Bosniaks, who were once again represented by Mr Silajdzic, demanded the change of the geographical status of Srebrenica. Since the Dayton Peace Agreement in 1995 Srebrenica has been a part of the Republika Srpska and therefore is more or less a result of successful ethnic cleansing and the occupation of territory. To change this symbolic combination of occupation of land combined with genocide, Mr Silajdzic and local Srebrenica Bosniaks demand the change of the city’s status so it would become a district under the authority of both entities, following the Brcko district example.

While emotionally the arguments of the Bosniaks might influence the objective analysis, it has to be understood, that such a status change would jeopardize the Dayton Peace Agreement (DPA). This argument cannot be denied and has to be considered, since the consequences might be in a softening of the DPA and therefore the beginning of new rivalries of land, people and power.


All in all, what can be said about Bosnia, 6 month after the last elections? For the first time Bosnia has a Serb Prime Minister. This is a positive development and it might help to move on towards reconciliation in the country.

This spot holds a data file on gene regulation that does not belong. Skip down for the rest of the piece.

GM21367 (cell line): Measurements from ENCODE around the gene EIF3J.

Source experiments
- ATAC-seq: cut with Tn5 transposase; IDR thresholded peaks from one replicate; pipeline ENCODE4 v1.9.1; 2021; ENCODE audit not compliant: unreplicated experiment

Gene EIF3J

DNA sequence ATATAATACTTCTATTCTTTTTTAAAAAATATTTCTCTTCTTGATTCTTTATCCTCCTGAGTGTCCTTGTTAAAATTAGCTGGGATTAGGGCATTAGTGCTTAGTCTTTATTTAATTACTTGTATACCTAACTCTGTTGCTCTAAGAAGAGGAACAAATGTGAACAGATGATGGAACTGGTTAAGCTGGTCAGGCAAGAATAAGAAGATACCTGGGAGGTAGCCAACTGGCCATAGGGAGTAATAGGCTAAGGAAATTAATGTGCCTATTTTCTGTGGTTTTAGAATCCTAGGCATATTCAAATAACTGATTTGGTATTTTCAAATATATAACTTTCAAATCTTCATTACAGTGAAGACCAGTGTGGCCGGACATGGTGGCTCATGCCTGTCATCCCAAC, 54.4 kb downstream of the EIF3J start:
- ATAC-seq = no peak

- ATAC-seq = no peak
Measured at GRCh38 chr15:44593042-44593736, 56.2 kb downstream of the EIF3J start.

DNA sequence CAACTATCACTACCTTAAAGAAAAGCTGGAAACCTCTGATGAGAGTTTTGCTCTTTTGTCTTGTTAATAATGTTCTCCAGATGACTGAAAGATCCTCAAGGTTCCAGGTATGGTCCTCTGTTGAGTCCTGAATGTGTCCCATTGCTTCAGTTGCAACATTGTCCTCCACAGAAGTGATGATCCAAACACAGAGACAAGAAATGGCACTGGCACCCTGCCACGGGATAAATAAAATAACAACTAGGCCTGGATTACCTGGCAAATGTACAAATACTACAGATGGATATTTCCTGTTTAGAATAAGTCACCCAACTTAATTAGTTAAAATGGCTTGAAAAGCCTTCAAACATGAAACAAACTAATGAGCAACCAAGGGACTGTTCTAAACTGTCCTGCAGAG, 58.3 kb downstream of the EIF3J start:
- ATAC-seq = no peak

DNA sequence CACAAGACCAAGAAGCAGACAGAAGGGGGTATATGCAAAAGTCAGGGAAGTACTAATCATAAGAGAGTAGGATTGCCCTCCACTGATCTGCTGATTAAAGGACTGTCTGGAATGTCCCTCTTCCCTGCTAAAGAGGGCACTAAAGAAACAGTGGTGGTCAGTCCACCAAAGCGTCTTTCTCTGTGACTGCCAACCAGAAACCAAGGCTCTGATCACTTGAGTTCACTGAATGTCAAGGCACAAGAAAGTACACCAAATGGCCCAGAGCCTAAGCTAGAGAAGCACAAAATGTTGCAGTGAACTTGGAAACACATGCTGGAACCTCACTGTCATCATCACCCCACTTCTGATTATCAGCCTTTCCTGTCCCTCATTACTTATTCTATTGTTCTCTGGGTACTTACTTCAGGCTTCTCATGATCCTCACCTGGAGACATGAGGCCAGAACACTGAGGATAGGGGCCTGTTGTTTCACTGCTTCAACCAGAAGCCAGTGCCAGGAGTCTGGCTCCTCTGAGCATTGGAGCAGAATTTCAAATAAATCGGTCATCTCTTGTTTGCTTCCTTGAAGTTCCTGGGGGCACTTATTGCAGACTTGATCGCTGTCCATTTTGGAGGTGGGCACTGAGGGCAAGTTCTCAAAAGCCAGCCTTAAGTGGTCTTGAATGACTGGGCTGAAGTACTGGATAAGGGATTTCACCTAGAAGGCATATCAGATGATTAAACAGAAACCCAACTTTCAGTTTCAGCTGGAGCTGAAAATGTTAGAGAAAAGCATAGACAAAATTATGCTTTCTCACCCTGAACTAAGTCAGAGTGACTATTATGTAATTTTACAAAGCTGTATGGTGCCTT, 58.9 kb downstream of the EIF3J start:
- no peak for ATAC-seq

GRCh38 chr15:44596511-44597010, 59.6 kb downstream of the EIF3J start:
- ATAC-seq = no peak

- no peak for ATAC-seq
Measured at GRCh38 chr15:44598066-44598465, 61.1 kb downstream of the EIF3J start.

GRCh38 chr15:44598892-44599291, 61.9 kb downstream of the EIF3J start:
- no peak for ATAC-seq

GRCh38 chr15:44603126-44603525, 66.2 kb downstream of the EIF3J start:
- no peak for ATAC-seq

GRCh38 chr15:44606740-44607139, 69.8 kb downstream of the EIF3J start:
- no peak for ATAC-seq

However, this seems to be the end of positive developments. The coalition parties in Sarajevo blockade each other; the police reform, the constitutional debate and the process of European integration have stopped. Instead, nationalist rhetoric has emerged, the questioning of the Dayton Peace Agreement and the status discussions about Kosovo have greatly influenced Bosnia’s stability.

It can be concluded, Bosnia is unstable again, for the first time, in a long time.


 Sarajevo - the wounded city, source: Flickr


[1Bosniak is the name of the Bosnian Muslims; it refers to their national identity rather than to their religious identification

[2Bosnia and Herzegovina consists of 2 entities: The Federation of Bosnia and Herzegovina, also called the Bosniak- Croat Federation; and the Republika Srpska (RS). The district of Brčko is under the administration of both entities.